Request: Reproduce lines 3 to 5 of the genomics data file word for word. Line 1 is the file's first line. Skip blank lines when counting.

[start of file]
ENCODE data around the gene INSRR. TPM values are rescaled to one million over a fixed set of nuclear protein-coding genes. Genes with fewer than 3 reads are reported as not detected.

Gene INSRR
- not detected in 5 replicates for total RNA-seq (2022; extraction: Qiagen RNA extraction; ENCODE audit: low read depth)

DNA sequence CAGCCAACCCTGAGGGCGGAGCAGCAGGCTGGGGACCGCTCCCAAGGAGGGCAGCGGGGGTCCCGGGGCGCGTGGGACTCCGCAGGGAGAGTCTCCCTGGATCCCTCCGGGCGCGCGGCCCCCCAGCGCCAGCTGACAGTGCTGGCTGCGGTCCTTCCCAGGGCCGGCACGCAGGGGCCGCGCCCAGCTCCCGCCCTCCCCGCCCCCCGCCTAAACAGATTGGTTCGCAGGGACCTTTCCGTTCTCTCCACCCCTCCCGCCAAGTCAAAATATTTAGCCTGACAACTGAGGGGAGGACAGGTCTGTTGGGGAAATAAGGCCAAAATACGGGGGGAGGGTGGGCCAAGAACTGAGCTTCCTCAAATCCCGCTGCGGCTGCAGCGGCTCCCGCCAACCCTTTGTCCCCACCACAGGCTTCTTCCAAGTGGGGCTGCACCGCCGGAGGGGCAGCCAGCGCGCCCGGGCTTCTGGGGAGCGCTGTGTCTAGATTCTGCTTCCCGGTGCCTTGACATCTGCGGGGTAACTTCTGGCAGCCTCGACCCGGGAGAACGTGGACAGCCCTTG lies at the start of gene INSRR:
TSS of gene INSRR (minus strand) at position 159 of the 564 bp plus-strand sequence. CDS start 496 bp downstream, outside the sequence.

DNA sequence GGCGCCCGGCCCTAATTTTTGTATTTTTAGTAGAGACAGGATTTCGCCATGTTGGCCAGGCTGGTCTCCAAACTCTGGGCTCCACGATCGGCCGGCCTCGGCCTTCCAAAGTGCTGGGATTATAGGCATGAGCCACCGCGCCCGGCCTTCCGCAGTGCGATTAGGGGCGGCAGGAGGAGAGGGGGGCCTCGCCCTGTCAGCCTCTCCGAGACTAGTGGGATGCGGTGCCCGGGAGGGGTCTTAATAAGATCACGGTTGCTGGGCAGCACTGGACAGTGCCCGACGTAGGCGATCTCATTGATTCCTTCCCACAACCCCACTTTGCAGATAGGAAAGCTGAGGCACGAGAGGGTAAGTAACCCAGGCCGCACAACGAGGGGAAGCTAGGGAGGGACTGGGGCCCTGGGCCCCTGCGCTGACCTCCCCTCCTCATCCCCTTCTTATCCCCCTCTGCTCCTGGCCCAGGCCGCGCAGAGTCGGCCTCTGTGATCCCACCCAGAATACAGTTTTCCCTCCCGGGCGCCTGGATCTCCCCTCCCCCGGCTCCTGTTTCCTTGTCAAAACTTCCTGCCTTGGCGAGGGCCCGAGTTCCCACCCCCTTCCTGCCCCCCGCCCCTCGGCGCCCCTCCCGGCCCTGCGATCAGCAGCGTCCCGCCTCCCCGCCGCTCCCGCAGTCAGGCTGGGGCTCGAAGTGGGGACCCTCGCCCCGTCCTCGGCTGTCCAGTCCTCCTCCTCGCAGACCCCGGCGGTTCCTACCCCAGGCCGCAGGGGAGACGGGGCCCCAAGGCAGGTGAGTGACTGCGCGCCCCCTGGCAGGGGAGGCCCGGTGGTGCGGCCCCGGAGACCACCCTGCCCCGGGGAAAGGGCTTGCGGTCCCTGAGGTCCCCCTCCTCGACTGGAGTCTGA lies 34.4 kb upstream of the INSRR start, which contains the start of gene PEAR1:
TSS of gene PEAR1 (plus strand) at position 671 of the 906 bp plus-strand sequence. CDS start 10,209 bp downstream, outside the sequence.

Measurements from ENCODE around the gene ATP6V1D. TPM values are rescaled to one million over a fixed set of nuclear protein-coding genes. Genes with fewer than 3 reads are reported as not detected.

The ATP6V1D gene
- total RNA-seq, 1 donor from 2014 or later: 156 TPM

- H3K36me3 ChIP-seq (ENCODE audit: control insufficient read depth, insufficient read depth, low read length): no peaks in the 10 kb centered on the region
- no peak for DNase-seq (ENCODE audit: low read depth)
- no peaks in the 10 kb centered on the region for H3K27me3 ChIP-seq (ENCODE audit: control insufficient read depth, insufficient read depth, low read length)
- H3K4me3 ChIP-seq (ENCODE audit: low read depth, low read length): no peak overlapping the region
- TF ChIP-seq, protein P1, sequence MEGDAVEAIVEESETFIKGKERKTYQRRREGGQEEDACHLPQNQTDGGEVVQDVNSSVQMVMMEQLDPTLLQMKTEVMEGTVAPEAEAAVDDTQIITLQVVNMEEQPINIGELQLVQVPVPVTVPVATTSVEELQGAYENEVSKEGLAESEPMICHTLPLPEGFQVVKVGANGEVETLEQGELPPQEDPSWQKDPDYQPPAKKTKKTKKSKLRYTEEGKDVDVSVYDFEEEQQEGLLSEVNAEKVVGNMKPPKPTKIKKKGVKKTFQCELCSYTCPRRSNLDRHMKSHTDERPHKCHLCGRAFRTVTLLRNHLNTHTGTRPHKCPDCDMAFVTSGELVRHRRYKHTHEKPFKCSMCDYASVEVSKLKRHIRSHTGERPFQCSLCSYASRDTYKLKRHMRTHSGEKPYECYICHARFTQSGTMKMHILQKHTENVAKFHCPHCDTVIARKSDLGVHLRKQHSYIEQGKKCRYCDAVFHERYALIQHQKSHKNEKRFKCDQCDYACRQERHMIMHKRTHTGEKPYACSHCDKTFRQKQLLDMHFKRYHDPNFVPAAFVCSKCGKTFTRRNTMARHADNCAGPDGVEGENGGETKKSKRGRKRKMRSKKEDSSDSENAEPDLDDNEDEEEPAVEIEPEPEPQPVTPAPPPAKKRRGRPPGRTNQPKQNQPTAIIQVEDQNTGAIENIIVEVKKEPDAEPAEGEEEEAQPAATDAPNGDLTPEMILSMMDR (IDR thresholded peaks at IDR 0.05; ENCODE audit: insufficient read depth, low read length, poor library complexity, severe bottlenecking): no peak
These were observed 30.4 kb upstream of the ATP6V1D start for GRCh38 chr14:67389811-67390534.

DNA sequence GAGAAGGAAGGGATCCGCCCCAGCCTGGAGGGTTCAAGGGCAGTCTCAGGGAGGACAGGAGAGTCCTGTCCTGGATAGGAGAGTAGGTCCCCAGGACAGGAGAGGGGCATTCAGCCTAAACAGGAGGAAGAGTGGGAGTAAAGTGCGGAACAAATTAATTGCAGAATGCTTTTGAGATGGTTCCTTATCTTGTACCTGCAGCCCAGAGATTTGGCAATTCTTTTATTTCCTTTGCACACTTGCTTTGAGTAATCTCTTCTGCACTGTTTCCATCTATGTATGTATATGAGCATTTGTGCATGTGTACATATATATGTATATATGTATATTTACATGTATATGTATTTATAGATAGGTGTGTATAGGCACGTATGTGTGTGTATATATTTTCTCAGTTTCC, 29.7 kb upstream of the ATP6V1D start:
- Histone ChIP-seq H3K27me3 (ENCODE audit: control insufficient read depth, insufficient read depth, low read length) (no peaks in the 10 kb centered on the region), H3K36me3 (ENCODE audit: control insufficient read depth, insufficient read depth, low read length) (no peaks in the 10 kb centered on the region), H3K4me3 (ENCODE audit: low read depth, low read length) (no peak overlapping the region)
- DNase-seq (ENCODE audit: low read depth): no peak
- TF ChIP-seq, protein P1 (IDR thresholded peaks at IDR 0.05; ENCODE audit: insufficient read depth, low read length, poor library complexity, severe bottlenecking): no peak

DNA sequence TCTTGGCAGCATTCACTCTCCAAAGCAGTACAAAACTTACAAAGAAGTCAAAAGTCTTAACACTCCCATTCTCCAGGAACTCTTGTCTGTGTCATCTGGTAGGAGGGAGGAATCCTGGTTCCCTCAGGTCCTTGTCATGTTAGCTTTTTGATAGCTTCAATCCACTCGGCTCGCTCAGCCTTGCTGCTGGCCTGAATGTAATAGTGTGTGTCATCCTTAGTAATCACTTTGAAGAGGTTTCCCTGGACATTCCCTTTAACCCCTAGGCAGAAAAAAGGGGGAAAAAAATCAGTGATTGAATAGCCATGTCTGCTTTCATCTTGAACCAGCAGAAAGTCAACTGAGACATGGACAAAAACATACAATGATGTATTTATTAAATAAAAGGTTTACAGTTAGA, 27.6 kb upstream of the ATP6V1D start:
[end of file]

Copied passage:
- not detected in 5 replicates for total RNA-seq (2022; extraction: Qiagen RNA extraction; ENCODE audit: low read depth)

DNA sequence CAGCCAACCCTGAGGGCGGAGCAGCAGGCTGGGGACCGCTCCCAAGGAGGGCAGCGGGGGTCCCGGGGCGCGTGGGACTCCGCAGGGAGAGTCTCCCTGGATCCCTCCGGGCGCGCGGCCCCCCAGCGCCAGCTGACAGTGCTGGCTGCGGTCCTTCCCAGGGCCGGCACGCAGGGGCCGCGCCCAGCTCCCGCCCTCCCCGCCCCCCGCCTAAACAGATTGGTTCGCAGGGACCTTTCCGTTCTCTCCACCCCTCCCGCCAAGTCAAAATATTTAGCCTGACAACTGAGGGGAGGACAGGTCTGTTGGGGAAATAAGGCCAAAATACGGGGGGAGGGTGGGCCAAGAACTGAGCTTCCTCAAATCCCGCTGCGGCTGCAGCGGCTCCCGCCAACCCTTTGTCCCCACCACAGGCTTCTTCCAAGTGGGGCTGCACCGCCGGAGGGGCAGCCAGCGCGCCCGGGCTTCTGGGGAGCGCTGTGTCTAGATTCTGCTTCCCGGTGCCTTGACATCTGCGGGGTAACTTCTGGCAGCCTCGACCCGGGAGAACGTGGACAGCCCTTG lies at the start of gene INSRR:
TSS of gene INSRR (minus strand) at position 159 of the 564 bp plus-strand sequence. CDS start 496 bp downstream, outside the sequence.